The Shape of things to come: A Bigelow B330 station in orbit with commercial capsule and solar powering unit attached. Credit: Bigelow Aerospace.
This is a good week. And for space enthusiasts, our tomorrows are looking brighter! On April 11, Bigelow Aerospace (producer of the inflatable space module idea) and ULA (United Launch Alliance, the corporation that launches the Atlas V rocket and payloads) jointly announced their plan to launch into Earth orbit two of Bigelow's giant B330 inflatable space stations. The modules would be launched aboard the reliable Atlas V rockets, and provide, for the first time, a commercial (non-governmental) foothold in low Earth Orbit that could be rented by corporations or countries for space research or space tourism.
Artist's rendition of how the BEAM will look when attached to the ISS. Credit: Bigelow Aerospace.
Currently, NASA is about to test the first ever Bigelow Expandable Activity Module (BEAM) when it removes the collapsed module from the recently arrived SpaceX Dragon cargo ship, and attach it to the U.S.-built Tranquility module on the ISS. It will be deployed, then studied for a two-year experiment that will help convince NASA engineers of the viability of using the expandable modules for future space station design. To this date, Bigelow has already had two expandable test units launched into free-floating orbits for testing, and they worked excellently.
Cut-away view of the inside of the B330 Module. The size advantage is obvious. Credit: Bigelow Aerospace.
Bigelow calls the B330 "a game changer," and it is. The 330 refers to 330 square feet of room inside the module. It has a central, or core unit that includes the electronics and equipment. The outside walls of the module are expanded out from the core, and are made of up to 36 layers of vectran, which is far stronger than kevlar and more flexible. The outer layers would provide better protection from radiation and micrometeroid strikes than the current walls of space station modules. With 330 square feet, a B330 has almost three times the space of the US Destiny module on the ISS. It will be fitted with a docking port compatible with the different commercial spacecraft under development as well as NASA's Orion and the Russian Soyuz.
NASA's assistant director Lori Garver inside a mock-up of a Bigelow module gives an idea of the spaciousness inside the module. Credit: NASA.
Expanded arrangement showing how the B330 would be transported aboard the Atlas V rocket. Credit: ULA.
To get the B330s into space, ULA plans to use the Atlas V rocket with its large payload version with expanded fairings to protect the large B330 core assembly. For extra propulsion, the rocket would be assisted with 5 solid rocket boosters. With these two facilities in space, ULA predicts additional flights when its Atlas rockets are used for launching commercial capsules (such as the Boeing CST100) to dock with the modules.
Expanded space station proposal beyond the B330.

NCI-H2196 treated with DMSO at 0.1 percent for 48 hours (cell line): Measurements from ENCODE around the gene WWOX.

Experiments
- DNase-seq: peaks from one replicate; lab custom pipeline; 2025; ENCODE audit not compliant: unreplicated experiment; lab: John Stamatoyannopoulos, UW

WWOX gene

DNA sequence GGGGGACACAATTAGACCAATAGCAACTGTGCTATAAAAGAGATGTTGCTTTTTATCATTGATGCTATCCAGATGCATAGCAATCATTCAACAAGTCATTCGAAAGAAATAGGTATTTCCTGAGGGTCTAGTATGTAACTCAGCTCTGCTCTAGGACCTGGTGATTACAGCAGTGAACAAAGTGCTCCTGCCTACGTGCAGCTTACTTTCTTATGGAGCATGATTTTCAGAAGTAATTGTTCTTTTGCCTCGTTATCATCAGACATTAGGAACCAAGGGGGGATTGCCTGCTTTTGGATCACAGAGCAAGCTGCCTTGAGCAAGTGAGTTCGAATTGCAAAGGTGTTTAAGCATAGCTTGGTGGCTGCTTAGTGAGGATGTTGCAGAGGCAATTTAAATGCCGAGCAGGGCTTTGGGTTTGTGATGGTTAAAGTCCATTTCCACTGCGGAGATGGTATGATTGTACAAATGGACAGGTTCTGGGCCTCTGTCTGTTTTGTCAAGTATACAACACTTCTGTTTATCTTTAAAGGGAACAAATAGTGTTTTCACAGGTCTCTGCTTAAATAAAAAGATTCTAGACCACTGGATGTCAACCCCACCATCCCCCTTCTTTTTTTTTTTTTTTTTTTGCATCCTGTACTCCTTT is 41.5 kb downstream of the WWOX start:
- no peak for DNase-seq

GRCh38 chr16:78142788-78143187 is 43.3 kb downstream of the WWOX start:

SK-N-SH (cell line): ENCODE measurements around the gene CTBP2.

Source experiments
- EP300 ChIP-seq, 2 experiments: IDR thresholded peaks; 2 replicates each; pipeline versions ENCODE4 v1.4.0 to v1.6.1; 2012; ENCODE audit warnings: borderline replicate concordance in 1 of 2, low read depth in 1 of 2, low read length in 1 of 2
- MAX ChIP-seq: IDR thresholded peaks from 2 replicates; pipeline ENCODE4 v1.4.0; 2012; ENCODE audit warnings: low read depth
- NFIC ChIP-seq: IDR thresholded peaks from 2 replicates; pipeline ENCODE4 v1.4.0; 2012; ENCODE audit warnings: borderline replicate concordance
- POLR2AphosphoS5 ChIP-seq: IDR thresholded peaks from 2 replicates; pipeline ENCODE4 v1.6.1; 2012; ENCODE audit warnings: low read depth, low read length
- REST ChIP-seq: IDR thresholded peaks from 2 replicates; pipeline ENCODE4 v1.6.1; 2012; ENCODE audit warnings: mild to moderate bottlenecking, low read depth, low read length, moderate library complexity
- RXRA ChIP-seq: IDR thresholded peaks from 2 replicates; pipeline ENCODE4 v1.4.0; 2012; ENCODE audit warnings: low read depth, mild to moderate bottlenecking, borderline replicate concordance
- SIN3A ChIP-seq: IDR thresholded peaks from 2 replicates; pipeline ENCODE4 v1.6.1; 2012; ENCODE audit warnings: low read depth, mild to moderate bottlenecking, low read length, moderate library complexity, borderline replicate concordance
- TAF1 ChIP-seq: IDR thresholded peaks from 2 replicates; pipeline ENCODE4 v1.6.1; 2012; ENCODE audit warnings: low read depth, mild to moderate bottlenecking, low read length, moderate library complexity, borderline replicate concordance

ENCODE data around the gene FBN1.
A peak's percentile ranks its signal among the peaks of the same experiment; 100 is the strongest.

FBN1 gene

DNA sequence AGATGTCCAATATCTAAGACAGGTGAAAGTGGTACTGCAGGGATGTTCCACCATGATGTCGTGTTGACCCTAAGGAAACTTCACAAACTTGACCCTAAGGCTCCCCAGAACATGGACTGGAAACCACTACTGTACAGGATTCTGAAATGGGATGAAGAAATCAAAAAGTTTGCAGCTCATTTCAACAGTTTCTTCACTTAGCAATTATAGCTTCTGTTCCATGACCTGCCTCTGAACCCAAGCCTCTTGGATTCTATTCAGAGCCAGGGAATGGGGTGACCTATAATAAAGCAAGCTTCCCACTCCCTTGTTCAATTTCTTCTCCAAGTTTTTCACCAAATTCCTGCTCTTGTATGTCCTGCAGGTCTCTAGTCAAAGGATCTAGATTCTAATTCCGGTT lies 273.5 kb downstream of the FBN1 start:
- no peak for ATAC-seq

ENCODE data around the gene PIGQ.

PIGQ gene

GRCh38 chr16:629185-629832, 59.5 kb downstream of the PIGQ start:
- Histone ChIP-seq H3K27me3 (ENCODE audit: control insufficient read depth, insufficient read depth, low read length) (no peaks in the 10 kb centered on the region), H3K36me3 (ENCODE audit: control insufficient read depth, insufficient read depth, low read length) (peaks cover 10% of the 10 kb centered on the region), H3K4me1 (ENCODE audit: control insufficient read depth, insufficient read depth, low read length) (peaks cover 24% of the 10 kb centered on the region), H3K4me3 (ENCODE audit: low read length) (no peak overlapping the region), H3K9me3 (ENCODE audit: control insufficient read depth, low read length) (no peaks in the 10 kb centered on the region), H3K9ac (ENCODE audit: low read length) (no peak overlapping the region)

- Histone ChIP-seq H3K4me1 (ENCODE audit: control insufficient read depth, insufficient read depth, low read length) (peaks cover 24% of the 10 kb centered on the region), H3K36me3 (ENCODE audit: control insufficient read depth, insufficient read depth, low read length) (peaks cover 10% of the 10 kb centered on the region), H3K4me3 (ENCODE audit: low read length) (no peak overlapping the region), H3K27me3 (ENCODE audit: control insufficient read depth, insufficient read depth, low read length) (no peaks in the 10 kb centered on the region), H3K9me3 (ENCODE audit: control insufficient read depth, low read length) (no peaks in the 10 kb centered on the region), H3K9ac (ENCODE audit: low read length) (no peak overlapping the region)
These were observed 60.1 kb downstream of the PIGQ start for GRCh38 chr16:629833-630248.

Credit: Bigelow Aerospace.
Credit: Bigelow Aerospace.
The Bigelow/ULA plan schedules these modules to be placed in Low Earth Orbit in 2020. Current NASA plans suggest that the ISS project would be terminated by 2024. The ability to install a B330 onto the ISS has been brought up as a way to extend the life of the station and open it to a greater use by other corporations and other countries' space programs. With two additional stations in orbit, we will finally have additional destinations for commercial programs besides a restricted, government-controlled space laboratory. Whether for business use or as a "space hotel" for space tourism programs, the B330s will provide the first available "real estate" to be purchased in orbit. I have always said that our space programs will be very limited until someone figures a way to make money in space. Just like the birth of aviation, mere flights for the experience were not enough to provide room for the development of airlines and airliners; people wanted a place to go to and visit.
Another space station concept. Add a propulsion module and it could fly to Mars. Credit: Bigelow Aerospace.
Bigelow modules also offer opportunities for human exploration of the solar system. No one would want to fly in a cramped Orion capsule all the way to Mars or beyond. But add some Bigelow modules, and you'll have the space you need to live in on those long journeys. There are even plans for placing variants of the modules on the lunar surface to create the first lunar permanent base.
Orbiting the Moon: Two B330 modules with a couple of Orion capsules and some power units attached. Our first Lunar station in orbit? Credit: Bigelow Aerospace.
The success of Bigelow module structures will make an expansion of the space program achievable and more affordable. One can easily imagine how popular it will be to have a space hotel in orbit of the Moon with a short 2-day flight to the station and a 2-day return. Yes sir, space travel is about to get A LOT more interesting!